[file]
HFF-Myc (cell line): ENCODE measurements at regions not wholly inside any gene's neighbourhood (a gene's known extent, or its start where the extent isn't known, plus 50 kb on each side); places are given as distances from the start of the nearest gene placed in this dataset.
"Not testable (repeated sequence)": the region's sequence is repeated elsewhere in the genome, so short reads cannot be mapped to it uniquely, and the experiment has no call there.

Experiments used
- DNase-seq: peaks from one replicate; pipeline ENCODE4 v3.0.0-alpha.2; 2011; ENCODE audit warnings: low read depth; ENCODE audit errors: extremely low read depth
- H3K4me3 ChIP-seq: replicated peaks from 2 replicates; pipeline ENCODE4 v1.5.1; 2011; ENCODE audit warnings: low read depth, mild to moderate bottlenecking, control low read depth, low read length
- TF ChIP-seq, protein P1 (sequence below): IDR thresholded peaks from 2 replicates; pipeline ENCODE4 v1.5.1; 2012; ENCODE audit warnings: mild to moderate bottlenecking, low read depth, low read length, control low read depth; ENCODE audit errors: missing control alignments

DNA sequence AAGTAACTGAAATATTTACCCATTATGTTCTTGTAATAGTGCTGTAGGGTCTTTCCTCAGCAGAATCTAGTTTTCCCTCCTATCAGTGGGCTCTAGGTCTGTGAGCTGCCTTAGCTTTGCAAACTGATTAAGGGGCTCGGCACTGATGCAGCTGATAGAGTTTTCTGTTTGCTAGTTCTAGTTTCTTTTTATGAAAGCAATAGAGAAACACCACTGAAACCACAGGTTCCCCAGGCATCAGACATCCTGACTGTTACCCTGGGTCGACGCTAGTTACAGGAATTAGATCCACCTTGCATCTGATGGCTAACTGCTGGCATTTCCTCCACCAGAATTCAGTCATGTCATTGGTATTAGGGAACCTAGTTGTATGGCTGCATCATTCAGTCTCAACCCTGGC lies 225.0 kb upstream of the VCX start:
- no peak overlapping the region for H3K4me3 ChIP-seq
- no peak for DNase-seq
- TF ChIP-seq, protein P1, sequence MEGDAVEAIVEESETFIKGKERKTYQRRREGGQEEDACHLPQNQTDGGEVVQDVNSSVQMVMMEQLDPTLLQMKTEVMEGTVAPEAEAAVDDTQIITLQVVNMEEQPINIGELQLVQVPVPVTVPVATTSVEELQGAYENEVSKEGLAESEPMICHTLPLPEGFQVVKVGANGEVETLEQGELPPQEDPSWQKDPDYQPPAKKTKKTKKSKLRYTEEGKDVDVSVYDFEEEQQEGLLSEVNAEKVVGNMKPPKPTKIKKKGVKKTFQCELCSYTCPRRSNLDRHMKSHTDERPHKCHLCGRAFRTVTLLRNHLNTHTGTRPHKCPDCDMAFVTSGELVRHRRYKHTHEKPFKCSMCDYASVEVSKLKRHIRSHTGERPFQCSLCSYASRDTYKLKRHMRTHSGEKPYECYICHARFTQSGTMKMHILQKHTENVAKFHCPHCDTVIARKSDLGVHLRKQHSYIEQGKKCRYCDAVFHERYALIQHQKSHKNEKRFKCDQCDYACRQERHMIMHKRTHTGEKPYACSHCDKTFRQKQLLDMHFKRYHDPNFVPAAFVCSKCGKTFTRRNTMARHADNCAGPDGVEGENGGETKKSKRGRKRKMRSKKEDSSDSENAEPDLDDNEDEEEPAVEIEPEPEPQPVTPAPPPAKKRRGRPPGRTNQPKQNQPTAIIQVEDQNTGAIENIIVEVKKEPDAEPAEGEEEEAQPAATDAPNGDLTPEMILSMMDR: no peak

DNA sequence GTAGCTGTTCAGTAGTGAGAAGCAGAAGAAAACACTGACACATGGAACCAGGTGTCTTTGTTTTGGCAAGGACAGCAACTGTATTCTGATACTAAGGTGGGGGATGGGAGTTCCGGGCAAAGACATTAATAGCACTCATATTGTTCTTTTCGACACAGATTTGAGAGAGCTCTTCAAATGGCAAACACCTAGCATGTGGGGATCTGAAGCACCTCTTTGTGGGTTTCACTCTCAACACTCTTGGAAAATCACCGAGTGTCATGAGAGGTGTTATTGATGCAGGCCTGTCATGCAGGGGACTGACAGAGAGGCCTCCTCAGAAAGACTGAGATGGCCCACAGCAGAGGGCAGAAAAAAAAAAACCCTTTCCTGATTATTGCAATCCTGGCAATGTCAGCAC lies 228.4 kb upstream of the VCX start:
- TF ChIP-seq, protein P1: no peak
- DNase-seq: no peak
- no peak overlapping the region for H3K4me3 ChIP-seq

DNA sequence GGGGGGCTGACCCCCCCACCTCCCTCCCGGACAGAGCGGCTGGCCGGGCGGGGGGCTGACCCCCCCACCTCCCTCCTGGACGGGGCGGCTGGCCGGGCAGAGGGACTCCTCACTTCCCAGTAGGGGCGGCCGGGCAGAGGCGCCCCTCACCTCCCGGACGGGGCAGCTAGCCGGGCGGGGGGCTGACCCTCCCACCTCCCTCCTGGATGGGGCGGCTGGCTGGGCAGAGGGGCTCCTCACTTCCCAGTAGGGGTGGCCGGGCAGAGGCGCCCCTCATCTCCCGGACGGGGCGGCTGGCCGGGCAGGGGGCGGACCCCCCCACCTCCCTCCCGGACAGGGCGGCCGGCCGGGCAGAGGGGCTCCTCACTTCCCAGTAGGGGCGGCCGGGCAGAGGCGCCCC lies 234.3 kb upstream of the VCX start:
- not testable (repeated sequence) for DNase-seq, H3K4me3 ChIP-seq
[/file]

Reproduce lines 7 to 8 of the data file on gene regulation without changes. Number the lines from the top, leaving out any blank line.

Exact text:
DNA sequence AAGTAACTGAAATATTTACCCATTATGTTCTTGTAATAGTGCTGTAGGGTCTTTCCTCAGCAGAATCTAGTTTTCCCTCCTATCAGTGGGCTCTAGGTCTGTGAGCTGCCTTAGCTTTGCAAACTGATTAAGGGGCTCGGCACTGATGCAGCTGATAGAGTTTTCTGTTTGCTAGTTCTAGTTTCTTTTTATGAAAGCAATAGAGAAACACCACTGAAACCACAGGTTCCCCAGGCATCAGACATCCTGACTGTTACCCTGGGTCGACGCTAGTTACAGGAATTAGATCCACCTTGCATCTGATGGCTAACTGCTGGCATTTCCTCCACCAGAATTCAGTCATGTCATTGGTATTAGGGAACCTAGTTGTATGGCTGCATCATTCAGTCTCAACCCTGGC lies 225.0 kb upstream of the VCX start:
- no peak overlapping the region for H3K4me3 ChIP-seq